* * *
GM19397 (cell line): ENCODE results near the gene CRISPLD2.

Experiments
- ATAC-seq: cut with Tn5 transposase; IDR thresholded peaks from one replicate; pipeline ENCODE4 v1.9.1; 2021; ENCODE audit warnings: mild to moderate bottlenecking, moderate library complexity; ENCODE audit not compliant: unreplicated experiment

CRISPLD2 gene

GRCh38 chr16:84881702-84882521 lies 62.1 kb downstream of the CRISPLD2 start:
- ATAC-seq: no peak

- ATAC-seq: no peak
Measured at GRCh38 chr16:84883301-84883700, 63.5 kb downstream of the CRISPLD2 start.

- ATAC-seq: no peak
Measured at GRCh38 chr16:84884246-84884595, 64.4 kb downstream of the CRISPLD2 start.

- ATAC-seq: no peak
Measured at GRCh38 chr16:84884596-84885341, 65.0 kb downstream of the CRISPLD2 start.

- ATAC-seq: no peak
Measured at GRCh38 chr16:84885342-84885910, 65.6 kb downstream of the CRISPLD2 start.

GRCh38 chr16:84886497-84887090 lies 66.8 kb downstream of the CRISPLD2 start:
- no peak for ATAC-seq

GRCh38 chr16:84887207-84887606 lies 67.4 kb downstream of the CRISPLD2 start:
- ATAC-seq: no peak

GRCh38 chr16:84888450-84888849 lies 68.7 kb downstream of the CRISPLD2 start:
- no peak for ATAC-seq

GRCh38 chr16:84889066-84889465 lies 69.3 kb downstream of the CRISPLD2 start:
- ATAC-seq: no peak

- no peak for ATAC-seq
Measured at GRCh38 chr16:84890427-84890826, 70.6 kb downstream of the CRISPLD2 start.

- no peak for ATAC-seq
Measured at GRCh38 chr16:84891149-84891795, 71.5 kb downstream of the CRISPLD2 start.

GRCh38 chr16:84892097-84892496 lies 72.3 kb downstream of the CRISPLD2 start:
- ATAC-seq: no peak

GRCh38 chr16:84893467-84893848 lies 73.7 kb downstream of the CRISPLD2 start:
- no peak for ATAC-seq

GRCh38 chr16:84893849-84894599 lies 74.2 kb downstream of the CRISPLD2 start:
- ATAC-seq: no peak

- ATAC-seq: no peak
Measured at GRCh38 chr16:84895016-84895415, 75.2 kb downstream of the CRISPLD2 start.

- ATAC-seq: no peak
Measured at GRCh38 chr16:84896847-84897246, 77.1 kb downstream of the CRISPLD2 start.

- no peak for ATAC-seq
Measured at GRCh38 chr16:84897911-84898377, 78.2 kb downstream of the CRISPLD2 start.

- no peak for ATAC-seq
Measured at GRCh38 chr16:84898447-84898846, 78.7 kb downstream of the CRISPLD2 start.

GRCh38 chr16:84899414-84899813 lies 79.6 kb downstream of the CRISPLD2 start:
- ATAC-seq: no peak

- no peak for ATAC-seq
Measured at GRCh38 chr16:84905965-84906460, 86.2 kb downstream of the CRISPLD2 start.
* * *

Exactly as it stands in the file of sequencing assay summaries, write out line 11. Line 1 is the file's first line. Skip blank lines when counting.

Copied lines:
- ATAC-seq: no peak